Thomas Fazi (UnHerd): Will America win from de-dollarisation?


UnHerd, while claiming to be apolitical, has a right-wing sugar daddy in former Liberal Democrat donor and businessman Sir Paul Marshall

UnHerd exists as part of a right-wing ecosystem of people, think-tanks, and publications that cosplay as outsiders while having access to the people at the heart of power and often having had access to the levers of power themselves at some point UnHerd cries that no one listens to it, while holding a hedge fund boss’ golden megaphone. And its free thinkers just happen to say exactly what that Brexit-obsessed big boss likes to hear.



Will America win from de-dollarisation?

The power of other local currencies is growing

BY Thomas Fazi

April 24, 2023

Thomas Fazi is an UnHerd columnist and translator. His latest book is The Covid Consensus, co-authored with Toby Green.



A key driver of this process has been the world’s gradual disengagement from the dollar. Its demise has been endlessly — and wrongly — predicted since the Sixties, so scepticism here is justified. This time, however, there is good reason to believe that it’s happening. De-dollarisation comes in many forms, but three are particularly easy to spot: the settling of international transactions in currencies other than the dollar, primarily the Chinese yuan; the reduction of the dollar in global foreign-exchange reserves; and the decline in foreign holdings of US Treasury bonds.


Therefore, there would need to be major changes in China’s financial markets and monetary-economic policies for the yuan to replace the dollar. These are valid claims, but they miss a fundamental point: the de-dollarisation process is primarily geopolitical in nature, not economic. It’s not just about finding an “efficient” system, but about challenging Western monetary hegemony. Moreover, de-dollarisation doesn’t necessarily mean the replacement of the dollar with the yuan, but the dispersion of reserve assets among several major currencies, and other assets, such as commodities such as gold.

And this would be no bad thing. The world’s reliance on the dollar makes economies excessively exposed to changes in US monetary policy, with periods of monetary loosening or, as now, tightening having dramatic knock-on effects on the rest of the world. Nor would this completely be to America’s disadvantage. As Michael Pettis and Matthew Klein argue, the current international and monetary financial system doesn’t pit the interests of nations against each other so much as it pits the interests of certain economic sectors against other economic sectors. In other words, it is not the US as a whole that benefits from the global dominance of the dollar, but rather certain constituencies within the US.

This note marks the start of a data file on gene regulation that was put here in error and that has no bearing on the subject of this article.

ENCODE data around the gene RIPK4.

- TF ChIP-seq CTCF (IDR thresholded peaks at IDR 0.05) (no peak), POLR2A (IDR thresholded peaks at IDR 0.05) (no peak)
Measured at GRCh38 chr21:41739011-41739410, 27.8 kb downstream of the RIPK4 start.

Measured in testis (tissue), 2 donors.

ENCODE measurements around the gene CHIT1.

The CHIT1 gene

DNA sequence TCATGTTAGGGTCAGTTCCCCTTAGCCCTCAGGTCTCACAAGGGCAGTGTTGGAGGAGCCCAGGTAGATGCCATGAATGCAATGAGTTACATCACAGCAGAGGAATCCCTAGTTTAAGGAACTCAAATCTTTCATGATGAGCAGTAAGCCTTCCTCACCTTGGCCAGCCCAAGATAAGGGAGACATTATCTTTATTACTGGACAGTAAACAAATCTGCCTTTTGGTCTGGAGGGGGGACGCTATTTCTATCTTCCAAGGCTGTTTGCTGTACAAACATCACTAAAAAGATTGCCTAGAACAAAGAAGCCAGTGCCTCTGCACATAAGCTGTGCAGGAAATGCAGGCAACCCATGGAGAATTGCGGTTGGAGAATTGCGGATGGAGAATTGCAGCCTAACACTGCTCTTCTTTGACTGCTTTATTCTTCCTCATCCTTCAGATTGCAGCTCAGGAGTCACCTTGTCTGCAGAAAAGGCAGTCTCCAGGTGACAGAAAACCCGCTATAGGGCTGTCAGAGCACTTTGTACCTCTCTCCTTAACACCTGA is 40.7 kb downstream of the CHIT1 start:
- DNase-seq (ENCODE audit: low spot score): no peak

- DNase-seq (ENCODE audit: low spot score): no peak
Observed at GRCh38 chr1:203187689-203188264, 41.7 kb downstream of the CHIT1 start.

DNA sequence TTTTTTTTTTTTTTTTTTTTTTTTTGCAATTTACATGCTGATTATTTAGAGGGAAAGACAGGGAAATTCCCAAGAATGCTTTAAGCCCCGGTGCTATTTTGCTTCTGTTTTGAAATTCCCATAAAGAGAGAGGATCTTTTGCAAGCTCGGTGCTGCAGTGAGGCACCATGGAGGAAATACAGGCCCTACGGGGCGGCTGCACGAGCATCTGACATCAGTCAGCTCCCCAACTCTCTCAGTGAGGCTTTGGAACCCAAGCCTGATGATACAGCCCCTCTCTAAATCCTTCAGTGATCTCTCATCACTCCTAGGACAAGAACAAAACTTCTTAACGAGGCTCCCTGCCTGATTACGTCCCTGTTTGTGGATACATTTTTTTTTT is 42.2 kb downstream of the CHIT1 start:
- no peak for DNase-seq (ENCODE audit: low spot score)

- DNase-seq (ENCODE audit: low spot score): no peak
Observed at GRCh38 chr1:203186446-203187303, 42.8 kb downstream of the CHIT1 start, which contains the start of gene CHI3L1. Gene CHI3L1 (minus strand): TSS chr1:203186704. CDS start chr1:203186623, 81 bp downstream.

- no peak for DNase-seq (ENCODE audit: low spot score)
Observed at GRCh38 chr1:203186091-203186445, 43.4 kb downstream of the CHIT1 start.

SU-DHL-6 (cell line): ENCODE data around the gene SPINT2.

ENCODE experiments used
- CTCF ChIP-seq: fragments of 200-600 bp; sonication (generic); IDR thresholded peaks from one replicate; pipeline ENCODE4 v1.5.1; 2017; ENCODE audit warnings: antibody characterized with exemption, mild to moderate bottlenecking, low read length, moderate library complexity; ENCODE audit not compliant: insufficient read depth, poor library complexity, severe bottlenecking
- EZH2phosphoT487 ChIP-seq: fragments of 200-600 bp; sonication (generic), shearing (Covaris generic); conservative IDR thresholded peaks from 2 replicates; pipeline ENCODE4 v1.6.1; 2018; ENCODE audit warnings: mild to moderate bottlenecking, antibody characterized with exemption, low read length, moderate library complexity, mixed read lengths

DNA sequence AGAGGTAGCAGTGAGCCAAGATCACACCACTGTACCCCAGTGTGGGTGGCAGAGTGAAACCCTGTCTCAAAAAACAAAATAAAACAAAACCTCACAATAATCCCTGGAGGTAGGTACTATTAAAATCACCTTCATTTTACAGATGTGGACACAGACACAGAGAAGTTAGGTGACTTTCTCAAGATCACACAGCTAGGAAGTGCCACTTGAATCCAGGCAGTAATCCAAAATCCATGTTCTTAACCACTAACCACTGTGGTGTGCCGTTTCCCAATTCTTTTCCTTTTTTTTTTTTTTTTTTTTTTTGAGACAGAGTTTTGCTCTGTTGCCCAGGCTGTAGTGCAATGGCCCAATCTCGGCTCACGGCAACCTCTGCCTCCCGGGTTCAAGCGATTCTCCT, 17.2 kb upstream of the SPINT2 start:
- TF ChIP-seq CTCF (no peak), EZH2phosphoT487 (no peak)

By attracting capital to the US and allowing it to help itself to foreign goods and resources such as oil, simply by printing its own currency — in what Valéry Giscard d’Estaing, de Gaulle’s Minister of Economy, called America’s “exorbitant privilege” — dollar dominance has undoubtedly benefited America’s imperial elites: Wall Street, large global corporations and, most importantly, the national security establishment. It’s what has allowed the US to sustain a regime of perpetual war, on top of exercising financial dominance over much of the world.

But this has come at a significant cost not only for the rest of the world but also for American workers, farmers, producers and small businesses. For America, supporting the world’s primary reserve currency has meant running permanent trade deficits, which has seriously eroded its industrial and manufacturing capacity and its ability to provide well-paying jobs to its workforce — what Pettis calls the “exorbitant burden” of the dollar. The end of this supremacy, then, would turn America into a somewhat “normal” country — a regional power among other regional powers. Both globally and within the US, this would benefit virtually everyone. Indeed, the only losers would be those who have had ample time to enrich themselves.


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